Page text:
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Gorillaz: Plastic Beach

The latest offering from Damon Albarn's cartoon band and the result is not just the best Gorillaz album to date.

A decade is a long time to keep up a pretence, even for an English eccentric. When The Beatles morphed into walruses and the like, they were usually back to their old selves by tea time. David Bowie's metamorphoses tended to last longer, but even his most famous character, Ziggy Stardust, failed to surpass the three-year mark. Perhaps it says something about the Blur frontman Damon Albarn's legendary ego that he requires not one but four personas in his cartoon band, Gorillaz, to fulfil his ambitious musical vision.

His third outing, Plastic Beach, apparently finds the fictitious group dug-in on a tiny island covered in the world's unwanted bric-a-brac after the madcap band member Murdoc's ill-fated foray into arms dealing. Oh, and one of the group is now a robot. If the concept, dreamt up by Albarn and his artist collaborator Jamie Hewlett in the late 1990s, sounds like it's finally wearing thin, that's because it is. One thing that isn't, however, is the music.

Salvaging the best bits from electro, grime, world and everything in between, the guest-heavy record delivers something that is fundamentally pop. The result is not just the best Gorillaz album to date, but a contender for the finest LP of Albarn's career and a new benchmark for collaborative recording. Its opener, Orchestral Intro, does exactly what you'd expect - ushers you towards the solitary land mass with waves of wistful strings. Despite being intended as a greeting call for new arrivals, the Snoop Dogg-fronted Welcome to the World of the Plastic Beach threatens to scupper the trip early, with a vocal that feel like it's been phoned-in from Hollywood.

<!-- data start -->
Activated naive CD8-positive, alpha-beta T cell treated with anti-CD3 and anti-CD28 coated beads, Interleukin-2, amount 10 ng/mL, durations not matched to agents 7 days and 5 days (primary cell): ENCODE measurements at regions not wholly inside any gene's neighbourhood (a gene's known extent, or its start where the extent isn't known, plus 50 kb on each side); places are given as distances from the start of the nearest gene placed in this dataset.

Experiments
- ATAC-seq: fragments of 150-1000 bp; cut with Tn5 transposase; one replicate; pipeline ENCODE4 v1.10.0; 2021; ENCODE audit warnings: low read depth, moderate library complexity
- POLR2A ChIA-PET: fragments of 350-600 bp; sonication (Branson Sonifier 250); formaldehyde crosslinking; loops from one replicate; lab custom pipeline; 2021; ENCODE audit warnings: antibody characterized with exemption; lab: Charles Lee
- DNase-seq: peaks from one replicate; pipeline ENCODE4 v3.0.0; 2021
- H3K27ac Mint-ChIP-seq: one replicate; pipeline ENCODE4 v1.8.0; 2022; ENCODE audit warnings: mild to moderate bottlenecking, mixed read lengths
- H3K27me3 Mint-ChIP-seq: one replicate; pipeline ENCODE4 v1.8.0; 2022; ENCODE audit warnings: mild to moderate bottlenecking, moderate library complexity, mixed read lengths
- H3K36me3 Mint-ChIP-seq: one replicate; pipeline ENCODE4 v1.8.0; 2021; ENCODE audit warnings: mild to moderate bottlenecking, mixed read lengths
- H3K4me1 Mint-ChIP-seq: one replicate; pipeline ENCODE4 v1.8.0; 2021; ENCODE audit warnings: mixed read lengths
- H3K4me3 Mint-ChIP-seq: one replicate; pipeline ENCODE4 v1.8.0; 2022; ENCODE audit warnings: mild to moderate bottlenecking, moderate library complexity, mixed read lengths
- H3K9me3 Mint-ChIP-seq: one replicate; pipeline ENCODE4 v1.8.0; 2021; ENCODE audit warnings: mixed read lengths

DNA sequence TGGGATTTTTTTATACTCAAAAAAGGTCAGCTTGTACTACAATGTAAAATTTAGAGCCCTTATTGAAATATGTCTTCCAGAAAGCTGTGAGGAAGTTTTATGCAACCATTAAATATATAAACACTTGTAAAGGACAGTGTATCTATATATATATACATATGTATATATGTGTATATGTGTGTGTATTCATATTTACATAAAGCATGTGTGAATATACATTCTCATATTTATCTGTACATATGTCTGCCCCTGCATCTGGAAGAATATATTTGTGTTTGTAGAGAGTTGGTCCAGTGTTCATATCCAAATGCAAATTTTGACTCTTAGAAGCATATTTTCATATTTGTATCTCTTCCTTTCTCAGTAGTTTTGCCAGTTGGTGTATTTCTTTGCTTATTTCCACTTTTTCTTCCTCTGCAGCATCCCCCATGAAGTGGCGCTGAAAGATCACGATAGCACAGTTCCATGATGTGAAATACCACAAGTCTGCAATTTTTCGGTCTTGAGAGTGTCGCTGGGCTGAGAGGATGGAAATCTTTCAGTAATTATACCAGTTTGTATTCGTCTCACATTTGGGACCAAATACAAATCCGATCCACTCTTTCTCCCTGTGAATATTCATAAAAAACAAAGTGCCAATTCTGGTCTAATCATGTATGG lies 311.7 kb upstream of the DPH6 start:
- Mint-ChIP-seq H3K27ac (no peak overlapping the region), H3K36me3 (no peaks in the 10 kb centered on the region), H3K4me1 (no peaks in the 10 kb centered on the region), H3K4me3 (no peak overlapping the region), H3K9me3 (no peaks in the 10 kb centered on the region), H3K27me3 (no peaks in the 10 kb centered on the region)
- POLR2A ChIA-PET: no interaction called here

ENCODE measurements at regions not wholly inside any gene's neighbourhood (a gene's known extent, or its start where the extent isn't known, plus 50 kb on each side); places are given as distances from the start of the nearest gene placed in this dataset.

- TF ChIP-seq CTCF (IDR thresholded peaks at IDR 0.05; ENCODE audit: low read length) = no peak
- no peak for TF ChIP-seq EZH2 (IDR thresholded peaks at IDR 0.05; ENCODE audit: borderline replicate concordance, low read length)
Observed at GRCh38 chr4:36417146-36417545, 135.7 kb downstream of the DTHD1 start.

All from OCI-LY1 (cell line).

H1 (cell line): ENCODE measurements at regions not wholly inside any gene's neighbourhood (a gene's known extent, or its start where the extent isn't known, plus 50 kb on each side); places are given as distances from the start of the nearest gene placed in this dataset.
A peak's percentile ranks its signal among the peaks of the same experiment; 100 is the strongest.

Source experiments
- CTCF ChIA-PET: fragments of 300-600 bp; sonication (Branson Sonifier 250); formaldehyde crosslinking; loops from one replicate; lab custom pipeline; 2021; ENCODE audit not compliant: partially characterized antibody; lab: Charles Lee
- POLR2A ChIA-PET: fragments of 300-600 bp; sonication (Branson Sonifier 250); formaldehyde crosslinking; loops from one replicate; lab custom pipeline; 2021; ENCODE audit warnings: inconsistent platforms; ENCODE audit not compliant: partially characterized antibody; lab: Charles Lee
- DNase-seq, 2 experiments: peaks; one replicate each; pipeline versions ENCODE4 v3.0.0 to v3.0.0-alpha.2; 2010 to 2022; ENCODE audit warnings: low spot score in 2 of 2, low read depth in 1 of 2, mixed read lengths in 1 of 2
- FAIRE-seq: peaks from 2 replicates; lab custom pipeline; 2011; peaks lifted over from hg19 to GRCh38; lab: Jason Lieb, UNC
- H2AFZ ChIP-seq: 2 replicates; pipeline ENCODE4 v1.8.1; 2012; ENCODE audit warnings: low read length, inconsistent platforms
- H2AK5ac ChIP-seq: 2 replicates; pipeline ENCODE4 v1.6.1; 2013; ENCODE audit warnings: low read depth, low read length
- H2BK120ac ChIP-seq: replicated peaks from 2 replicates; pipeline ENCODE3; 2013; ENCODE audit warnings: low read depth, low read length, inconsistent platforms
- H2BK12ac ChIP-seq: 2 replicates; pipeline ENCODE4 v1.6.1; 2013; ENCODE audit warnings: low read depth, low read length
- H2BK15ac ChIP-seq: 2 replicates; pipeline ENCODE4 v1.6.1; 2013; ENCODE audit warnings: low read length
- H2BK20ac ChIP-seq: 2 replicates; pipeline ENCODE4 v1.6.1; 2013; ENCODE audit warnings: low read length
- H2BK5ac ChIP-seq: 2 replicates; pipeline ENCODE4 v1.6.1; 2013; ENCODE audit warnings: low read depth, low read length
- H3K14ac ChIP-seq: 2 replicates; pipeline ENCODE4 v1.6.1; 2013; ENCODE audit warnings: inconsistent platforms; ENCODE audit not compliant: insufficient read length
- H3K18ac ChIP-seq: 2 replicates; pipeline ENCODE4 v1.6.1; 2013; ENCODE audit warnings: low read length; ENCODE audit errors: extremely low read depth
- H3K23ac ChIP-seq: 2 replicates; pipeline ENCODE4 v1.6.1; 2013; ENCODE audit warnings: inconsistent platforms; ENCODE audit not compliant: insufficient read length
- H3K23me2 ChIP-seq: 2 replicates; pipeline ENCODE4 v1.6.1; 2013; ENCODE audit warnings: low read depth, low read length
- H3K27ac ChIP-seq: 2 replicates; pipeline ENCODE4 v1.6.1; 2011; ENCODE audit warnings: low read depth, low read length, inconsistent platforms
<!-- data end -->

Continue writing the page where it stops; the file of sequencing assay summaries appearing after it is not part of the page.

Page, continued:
But then things change spectacularly. White Flag begins with the playful and alluring sound of the Lebanese National Orchestra, then alternates with Casio beats and bleeps topped off with feisty rhymes from the London rappers Bashy and Kano. The first single, Stylo, with a Knight Rider-esque bass line, also boasts one of the album's most memorable vocals, from the soul singer Bobby Womack, who reportedly passed out in the studio after delivering it. It's a strange choice for a single, with nothing you would really call a chorus. Also featuring the rapper Mos Def and Albarn, it feels like there's one voice too many, but you wouldn't want to take any away either.

Things stay catchy and inspired on Superfast Jellyfish, featuring the regular Gorillaz collaborators De La Soul and the Super Furry Animals' Gruff Rhys. Based around a 1960s breakfast cereal advertisement, the song is a likely candidate for the second single. The album's mid-section continues to provide its best collaborations: Glitter Freeze features The Fall's Mark E Smith and little other than a ray gun as accompaniment. Then Lou Reed duets with Albarn on the bizarro wildlife expedition Some Kind of Nature.

You might think Plastic Beach would falter under the weight of its collaborators, but it's such a richly varied and often completely bonkers affair that it ends up feeling like a party during the end of the world. The album's main flaw is that it tries to keep the energy going a few songs too long. Not that there's anything terribly wrong with the not-so-memorable fare, but the album would benefit from being a little less baggy.

Despite this, Plastic Beach is proof of an indisputable fact: that Albarn can make music that is relevant, urgent and accomplished - yet bound up in something that is essentially pop - like no one else.

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